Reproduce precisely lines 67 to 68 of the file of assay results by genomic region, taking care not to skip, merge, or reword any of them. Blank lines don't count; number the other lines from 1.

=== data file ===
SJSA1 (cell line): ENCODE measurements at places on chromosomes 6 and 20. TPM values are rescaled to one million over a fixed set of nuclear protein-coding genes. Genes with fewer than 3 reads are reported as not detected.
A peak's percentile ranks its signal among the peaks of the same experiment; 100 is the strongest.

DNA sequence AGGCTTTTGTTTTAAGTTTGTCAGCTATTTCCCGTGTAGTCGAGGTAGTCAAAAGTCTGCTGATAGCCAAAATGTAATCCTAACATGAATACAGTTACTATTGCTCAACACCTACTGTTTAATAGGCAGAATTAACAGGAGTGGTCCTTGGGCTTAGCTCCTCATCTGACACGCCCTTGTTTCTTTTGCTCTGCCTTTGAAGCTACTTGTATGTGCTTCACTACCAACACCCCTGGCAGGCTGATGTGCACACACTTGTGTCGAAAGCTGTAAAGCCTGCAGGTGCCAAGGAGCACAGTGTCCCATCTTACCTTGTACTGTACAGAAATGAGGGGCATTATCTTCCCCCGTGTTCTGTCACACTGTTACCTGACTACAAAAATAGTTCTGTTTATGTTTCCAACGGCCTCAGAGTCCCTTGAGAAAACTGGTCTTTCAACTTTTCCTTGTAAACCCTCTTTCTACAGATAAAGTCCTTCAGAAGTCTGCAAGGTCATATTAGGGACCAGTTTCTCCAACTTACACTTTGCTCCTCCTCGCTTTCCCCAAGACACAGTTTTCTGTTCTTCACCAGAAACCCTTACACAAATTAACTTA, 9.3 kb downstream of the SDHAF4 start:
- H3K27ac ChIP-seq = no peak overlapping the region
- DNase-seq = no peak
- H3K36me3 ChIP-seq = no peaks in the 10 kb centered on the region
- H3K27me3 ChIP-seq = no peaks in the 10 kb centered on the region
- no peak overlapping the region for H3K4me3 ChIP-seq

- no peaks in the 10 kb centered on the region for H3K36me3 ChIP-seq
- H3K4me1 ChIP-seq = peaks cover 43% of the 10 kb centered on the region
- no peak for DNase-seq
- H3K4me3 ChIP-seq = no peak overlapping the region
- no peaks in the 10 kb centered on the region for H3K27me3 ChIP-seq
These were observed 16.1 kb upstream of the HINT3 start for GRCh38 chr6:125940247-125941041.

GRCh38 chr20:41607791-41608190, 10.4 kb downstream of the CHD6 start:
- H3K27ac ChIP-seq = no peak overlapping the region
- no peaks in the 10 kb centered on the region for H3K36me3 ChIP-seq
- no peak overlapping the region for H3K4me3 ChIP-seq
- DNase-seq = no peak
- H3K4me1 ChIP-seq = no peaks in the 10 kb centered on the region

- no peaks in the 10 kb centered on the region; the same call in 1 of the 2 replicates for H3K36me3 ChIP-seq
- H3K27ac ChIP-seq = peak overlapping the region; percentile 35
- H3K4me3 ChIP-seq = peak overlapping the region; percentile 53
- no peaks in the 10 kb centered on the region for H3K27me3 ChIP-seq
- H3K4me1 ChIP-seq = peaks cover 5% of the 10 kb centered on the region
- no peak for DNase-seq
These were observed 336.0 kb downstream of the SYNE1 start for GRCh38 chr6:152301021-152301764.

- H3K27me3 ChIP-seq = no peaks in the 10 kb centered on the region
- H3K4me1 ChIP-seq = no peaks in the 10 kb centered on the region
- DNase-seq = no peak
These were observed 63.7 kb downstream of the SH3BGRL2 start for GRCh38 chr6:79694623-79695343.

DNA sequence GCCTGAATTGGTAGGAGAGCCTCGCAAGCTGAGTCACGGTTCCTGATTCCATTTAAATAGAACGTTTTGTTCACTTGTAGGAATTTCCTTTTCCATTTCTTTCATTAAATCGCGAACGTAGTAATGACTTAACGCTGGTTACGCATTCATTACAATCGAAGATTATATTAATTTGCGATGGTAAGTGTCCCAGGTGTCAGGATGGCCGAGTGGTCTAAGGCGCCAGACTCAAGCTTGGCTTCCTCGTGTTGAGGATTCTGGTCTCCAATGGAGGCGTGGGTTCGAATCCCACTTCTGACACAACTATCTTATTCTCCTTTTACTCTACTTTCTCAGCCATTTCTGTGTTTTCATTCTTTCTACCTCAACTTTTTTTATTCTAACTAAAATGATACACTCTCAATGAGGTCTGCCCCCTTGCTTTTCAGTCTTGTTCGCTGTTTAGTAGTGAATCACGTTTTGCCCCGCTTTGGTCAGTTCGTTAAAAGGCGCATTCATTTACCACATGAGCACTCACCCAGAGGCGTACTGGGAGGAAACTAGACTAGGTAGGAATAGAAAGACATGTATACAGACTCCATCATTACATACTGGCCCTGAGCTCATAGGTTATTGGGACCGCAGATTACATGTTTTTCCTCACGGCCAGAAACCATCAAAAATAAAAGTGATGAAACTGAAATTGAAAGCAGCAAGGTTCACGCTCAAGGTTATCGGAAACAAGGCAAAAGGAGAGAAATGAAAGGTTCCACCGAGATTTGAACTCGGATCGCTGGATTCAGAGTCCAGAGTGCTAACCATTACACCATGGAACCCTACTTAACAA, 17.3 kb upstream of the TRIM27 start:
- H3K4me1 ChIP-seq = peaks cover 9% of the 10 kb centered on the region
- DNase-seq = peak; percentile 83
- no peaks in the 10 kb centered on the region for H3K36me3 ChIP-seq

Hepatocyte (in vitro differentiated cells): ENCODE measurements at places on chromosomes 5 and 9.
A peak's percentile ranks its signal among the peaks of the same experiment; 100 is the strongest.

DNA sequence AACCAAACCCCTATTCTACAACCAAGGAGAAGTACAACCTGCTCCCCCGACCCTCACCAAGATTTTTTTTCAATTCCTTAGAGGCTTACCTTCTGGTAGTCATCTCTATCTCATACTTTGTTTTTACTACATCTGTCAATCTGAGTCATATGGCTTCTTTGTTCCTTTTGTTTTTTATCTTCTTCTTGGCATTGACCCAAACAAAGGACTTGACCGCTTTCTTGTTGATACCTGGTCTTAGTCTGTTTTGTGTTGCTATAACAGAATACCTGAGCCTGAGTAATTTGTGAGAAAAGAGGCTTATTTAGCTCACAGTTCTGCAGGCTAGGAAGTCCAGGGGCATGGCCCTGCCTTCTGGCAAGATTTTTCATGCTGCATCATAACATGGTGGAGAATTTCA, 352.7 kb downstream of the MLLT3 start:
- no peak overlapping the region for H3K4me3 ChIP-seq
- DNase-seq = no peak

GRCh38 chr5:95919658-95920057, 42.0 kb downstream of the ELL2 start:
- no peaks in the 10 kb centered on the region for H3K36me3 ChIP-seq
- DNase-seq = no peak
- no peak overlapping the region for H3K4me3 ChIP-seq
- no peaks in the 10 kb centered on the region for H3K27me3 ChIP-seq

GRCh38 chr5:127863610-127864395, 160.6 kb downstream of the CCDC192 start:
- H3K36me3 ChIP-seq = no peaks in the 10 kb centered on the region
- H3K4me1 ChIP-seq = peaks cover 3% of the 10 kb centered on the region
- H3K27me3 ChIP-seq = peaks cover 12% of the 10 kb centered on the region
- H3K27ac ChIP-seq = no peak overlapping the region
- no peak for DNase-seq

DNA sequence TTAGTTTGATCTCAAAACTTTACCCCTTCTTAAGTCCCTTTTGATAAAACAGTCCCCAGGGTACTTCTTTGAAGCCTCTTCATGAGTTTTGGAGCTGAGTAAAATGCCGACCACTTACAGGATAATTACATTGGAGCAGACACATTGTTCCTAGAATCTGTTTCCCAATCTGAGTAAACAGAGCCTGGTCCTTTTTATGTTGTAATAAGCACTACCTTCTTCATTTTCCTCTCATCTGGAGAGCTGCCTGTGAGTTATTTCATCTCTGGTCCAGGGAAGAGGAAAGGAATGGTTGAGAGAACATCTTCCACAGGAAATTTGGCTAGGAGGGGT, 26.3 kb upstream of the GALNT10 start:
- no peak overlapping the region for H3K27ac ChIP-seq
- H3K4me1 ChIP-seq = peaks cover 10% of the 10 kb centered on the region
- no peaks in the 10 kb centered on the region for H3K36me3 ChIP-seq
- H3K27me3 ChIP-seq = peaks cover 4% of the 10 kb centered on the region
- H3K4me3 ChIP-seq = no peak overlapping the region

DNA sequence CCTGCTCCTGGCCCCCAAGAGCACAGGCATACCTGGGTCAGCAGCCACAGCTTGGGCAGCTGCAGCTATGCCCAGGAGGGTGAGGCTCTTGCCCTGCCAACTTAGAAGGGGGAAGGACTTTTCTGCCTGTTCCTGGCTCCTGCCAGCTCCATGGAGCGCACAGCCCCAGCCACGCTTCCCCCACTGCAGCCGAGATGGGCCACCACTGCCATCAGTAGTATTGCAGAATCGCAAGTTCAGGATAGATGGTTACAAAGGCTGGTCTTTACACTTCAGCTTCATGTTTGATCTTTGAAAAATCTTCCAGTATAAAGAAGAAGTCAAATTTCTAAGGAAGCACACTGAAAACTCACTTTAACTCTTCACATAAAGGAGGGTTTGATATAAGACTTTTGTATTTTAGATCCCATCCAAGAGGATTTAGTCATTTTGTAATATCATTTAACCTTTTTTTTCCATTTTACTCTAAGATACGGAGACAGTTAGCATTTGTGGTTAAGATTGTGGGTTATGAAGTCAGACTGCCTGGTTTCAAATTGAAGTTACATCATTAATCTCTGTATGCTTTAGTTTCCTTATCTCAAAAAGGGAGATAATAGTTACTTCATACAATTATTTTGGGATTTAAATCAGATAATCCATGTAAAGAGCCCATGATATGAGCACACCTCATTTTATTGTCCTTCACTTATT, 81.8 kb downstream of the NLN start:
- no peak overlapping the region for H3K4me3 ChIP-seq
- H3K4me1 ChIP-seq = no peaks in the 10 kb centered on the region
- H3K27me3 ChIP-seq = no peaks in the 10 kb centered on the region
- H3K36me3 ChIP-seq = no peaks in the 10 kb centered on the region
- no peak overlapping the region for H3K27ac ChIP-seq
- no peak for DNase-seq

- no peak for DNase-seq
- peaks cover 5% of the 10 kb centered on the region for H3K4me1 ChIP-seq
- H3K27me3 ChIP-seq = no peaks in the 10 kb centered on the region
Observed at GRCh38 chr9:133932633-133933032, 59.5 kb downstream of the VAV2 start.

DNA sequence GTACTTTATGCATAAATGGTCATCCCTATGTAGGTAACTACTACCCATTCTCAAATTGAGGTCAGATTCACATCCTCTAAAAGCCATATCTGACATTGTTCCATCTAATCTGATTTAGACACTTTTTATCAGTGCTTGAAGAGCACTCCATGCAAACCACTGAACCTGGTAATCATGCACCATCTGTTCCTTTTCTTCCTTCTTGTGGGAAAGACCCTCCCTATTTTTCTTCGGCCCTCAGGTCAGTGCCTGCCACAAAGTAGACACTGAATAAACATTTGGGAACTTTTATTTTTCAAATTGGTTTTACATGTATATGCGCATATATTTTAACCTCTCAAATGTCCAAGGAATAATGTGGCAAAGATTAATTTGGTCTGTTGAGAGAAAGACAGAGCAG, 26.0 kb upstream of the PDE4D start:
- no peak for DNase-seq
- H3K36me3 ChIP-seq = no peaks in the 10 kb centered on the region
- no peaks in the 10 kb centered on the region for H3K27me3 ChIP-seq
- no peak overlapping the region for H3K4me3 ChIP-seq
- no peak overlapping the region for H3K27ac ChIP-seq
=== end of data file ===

- H3K27me3 ChIP-seq = no peaks in the 10 kb centered on the region
Observed at GRCh38 chr9:133932633-133933032, 59.5 kb downstream of the VAV2 start.